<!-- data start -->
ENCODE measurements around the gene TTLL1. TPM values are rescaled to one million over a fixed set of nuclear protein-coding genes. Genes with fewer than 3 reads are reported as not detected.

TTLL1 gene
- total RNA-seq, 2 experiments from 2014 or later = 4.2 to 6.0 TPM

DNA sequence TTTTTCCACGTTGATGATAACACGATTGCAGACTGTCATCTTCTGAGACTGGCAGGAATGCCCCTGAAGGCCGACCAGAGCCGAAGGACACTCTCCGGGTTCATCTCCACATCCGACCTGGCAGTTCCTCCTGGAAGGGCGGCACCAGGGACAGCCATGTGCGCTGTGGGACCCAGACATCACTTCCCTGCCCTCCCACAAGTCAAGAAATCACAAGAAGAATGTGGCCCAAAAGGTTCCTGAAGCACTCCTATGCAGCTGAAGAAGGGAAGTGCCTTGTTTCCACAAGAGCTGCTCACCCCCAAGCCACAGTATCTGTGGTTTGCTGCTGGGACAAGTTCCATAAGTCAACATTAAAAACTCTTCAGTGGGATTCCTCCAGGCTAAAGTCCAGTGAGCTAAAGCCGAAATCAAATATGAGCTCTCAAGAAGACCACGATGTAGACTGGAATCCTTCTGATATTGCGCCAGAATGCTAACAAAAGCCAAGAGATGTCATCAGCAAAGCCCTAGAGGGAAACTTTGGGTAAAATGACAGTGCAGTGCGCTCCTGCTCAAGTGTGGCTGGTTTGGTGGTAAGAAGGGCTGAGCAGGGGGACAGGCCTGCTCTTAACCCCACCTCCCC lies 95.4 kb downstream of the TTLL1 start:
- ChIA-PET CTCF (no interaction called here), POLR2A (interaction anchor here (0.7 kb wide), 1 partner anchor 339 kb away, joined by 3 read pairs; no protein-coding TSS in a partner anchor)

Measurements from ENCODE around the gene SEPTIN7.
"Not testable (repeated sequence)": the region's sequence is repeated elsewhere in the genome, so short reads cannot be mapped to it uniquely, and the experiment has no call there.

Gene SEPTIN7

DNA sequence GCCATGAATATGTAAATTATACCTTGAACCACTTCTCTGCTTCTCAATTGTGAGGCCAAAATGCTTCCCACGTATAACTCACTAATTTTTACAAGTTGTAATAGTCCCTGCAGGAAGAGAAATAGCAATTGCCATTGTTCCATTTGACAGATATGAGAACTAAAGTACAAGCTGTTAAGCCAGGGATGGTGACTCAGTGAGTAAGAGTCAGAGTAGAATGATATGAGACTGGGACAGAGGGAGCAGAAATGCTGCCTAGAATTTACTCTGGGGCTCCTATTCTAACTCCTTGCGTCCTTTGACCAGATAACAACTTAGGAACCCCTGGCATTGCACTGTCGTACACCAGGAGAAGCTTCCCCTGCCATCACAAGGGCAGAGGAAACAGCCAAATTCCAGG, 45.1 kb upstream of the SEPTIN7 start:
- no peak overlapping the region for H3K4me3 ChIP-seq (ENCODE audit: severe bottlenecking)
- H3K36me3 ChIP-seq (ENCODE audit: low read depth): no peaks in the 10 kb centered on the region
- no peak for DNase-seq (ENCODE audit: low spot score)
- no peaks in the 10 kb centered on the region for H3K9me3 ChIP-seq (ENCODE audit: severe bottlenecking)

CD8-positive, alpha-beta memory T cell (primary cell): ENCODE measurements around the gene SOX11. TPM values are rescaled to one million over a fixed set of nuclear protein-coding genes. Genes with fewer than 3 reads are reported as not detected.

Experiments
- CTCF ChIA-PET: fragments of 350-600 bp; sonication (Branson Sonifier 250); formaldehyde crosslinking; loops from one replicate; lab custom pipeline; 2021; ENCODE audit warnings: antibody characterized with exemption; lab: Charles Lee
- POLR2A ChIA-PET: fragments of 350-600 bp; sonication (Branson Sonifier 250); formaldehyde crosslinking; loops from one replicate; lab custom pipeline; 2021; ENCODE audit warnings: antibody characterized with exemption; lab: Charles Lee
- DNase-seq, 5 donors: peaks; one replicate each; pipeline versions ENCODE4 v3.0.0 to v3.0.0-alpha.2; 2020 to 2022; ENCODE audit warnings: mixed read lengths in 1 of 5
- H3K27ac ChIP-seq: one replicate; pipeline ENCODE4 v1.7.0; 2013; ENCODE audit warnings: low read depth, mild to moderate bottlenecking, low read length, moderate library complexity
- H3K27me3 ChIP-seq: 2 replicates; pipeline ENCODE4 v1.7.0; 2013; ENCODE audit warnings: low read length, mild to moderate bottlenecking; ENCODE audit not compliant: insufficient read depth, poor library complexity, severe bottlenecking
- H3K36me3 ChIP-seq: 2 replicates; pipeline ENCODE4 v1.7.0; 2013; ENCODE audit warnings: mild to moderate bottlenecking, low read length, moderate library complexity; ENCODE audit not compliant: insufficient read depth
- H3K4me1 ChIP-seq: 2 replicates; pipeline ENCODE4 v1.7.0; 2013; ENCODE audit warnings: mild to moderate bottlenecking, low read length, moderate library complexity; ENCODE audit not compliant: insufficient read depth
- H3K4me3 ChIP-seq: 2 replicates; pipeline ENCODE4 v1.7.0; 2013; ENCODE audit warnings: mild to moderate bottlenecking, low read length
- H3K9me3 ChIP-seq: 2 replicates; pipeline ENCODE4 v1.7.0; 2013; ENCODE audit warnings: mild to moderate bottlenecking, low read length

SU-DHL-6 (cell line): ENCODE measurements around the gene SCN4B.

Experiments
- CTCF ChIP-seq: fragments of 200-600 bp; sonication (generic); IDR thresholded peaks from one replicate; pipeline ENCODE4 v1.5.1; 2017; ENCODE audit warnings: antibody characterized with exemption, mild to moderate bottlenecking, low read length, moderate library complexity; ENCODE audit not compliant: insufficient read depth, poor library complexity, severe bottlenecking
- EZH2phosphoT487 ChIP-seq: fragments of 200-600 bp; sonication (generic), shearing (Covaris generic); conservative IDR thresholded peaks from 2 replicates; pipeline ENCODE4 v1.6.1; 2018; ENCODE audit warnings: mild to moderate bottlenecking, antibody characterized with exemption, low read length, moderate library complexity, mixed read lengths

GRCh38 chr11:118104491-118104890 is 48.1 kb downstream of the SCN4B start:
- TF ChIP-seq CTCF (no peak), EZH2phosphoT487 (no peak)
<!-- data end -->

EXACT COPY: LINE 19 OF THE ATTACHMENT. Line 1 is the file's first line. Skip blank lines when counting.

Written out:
- H3K27ac ChIP-seq: one replicate; pipeline ENCODE4 v1.7.0; 2013; ENCODE audit warnings: low read depth, mild to moderate bottlenecking, low read length, moderate library complexity